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Historical Deal Reached on Iran Nuclear Program

After arduous talks that spanned 20 months, negotiators have reached a landmark deal aimed at reining in Iran’s nuclear program.

The agreement, a focal point of U.S. President Barack Obama’s foreign policy, appears set to reshape relations between Iran and the West, with its effects likely to ripple across the volatile Middle East.

Representatives of Iran, the United States and the other nations involved in the marathon talks were holding a final meeting in Vienna on Tuesday.

Obama praised the deal reached Tuesday morning, saying the agreement met the goals he had in place throughout negotiations.

“Today after two years of negotiation the United States together with the international community has achieved something that decades of animosity has not: a comprehensive long-term deal with Iran that will prevent it from obtaining a nuclear weapon,” Obama said from the White House, with Vice President Joe Biden at his side.

Iranian President Hassan Rouhani also praised the deal, speaking after Obama finished, as televisions in Iran broadcast the U.S. President’s statement live, translated into Farsi.

The essential idea behind the deal is that in exchange for limits on its nuclear activities, Iran would get relief from sanctions while being allowed to continue its atomic program for peaceful purposes.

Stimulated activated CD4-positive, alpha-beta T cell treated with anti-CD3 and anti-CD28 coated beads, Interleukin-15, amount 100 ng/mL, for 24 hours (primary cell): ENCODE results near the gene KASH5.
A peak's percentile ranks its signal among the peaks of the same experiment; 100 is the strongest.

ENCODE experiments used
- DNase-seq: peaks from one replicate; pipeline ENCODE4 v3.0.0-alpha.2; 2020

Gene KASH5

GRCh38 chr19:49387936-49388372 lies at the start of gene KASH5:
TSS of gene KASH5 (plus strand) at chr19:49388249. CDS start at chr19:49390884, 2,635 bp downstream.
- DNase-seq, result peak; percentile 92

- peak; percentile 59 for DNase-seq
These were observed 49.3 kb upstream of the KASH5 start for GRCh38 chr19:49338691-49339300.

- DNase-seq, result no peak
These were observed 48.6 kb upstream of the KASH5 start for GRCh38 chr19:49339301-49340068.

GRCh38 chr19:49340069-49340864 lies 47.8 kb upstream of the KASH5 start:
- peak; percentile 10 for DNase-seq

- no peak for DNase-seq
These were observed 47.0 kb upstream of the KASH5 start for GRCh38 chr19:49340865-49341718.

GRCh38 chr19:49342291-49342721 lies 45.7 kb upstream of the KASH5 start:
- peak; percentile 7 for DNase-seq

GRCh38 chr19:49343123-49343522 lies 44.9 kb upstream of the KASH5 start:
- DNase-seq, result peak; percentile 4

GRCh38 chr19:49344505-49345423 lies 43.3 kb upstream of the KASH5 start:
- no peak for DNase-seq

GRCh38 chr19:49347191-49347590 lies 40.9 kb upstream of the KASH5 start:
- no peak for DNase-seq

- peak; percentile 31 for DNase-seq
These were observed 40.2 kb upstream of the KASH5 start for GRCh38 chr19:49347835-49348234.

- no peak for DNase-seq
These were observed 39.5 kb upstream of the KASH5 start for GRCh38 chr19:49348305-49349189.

After news of the deal emerged, Yukiya Amano, the chief of the International Atomic Energy Agency, said he had signed a “roadmap” with the Iranian government “for the clarification of past and present outstanding issues regarding Iran’s nuclear program.”

What’s in the deal

The deal reduces the number of Iranian centrifuges by two-thirds. It places bans on enrichment at key facilities, and limits uranium research and development to the Natanz facility.

The deal caps uranium enrichment at 3.67 percent and limits the stockpile to 300 kg, all for 15 years.

Iran will be required to ship spent fuel out of the country forever, as well as allow inspectors from the IAEA inspectors certain access in perpetuity. Heightened inspections, including tracking uranium mining and monitoring the production and storage of centrifuges, will last for up to 20 years.

The U.S. estimates that the new measures take Iran from being able to assemble its first bomb within 2-3 months, to at least one year from now.

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